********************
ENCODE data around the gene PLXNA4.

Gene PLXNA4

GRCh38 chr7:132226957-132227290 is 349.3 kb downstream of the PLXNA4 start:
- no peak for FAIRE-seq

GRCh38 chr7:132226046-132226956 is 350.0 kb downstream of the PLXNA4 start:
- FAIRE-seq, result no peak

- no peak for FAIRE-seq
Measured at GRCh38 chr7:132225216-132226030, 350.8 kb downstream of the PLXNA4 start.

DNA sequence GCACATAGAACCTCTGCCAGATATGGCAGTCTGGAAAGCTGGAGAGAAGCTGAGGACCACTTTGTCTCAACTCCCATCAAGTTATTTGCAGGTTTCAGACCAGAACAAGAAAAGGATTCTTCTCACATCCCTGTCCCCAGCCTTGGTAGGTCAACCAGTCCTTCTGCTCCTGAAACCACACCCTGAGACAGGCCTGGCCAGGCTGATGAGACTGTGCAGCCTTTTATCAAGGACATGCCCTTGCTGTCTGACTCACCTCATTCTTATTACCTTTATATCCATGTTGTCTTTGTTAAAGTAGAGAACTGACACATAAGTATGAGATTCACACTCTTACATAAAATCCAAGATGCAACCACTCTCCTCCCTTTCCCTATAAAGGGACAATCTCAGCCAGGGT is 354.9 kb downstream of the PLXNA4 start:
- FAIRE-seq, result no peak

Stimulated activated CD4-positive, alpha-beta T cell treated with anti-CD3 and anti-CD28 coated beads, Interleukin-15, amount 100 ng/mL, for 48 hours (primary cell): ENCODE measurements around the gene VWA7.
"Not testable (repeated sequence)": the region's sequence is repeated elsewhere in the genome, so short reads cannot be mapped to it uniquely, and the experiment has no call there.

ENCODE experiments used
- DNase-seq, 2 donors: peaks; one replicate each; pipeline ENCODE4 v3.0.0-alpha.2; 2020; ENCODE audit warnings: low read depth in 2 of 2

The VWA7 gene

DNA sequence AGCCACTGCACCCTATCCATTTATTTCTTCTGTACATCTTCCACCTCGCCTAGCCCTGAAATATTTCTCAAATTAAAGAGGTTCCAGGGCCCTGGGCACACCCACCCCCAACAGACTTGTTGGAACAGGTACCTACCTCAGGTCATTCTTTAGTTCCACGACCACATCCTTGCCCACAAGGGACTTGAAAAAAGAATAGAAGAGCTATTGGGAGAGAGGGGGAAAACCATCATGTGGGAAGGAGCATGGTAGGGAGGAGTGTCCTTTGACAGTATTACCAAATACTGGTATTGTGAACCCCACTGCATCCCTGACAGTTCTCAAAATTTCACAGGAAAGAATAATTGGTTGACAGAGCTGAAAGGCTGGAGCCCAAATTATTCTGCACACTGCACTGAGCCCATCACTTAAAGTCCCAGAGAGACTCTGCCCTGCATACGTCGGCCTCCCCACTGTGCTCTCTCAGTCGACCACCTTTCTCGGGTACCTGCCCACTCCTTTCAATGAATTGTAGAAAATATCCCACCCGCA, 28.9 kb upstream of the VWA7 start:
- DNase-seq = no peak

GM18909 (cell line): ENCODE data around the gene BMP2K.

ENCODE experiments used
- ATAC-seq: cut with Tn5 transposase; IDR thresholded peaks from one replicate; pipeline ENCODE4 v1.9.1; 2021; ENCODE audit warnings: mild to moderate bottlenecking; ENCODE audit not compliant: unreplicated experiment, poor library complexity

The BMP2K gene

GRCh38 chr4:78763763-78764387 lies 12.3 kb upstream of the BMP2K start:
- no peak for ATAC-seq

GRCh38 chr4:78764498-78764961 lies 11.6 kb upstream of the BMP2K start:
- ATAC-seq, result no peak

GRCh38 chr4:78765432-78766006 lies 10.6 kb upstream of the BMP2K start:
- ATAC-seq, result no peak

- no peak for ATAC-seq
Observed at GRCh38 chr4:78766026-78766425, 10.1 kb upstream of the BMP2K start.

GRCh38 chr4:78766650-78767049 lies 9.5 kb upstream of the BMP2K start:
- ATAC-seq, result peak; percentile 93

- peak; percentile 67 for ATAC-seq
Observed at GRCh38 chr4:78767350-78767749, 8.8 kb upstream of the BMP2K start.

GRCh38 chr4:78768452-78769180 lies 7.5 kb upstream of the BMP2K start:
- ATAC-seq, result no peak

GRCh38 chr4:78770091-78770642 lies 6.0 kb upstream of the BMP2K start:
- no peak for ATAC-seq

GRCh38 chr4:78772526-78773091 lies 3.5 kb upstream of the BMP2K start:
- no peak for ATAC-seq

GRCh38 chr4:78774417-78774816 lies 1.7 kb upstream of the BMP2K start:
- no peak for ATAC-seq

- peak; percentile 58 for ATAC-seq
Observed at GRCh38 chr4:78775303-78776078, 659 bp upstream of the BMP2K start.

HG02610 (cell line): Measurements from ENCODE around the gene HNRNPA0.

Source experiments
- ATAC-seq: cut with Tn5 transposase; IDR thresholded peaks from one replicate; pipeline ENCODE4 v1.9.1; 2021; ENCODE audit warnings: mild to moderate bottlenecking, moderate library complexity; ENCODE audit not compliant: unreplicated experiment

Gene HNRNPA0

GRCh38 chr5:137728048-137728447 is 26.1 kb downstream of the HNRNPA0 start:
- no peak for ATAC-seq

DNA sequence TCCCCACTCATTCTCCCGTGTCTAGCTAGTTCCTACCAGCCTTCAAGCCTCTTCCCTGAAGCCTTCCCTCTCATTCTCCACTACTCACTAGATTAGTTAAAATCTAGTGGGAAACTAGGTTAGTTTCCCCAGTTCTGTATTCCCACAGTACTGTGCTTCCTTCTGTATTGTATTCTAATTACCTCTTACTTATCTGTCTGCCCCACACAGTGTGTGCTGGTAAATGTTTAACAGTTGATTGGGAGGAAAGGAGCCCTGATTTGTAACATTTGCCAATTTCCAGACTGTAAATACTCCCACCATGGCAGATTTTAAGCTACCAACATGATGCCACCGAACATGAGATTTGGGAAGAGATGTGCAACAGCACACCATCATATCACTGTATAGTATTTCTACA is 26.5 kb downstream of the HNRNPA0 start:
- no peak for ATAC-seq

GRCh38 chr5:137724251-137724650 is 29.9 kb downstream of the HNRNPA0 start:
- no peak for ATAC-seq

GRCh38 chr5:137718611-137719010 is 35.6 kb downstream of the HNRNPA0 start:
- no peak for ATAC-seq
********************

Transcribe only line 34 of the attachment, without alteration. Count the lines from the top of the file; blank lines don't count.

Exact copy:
GRCh38 chr4:78768452-78769180 lies 7.5 kb upstream of the BMP2K start: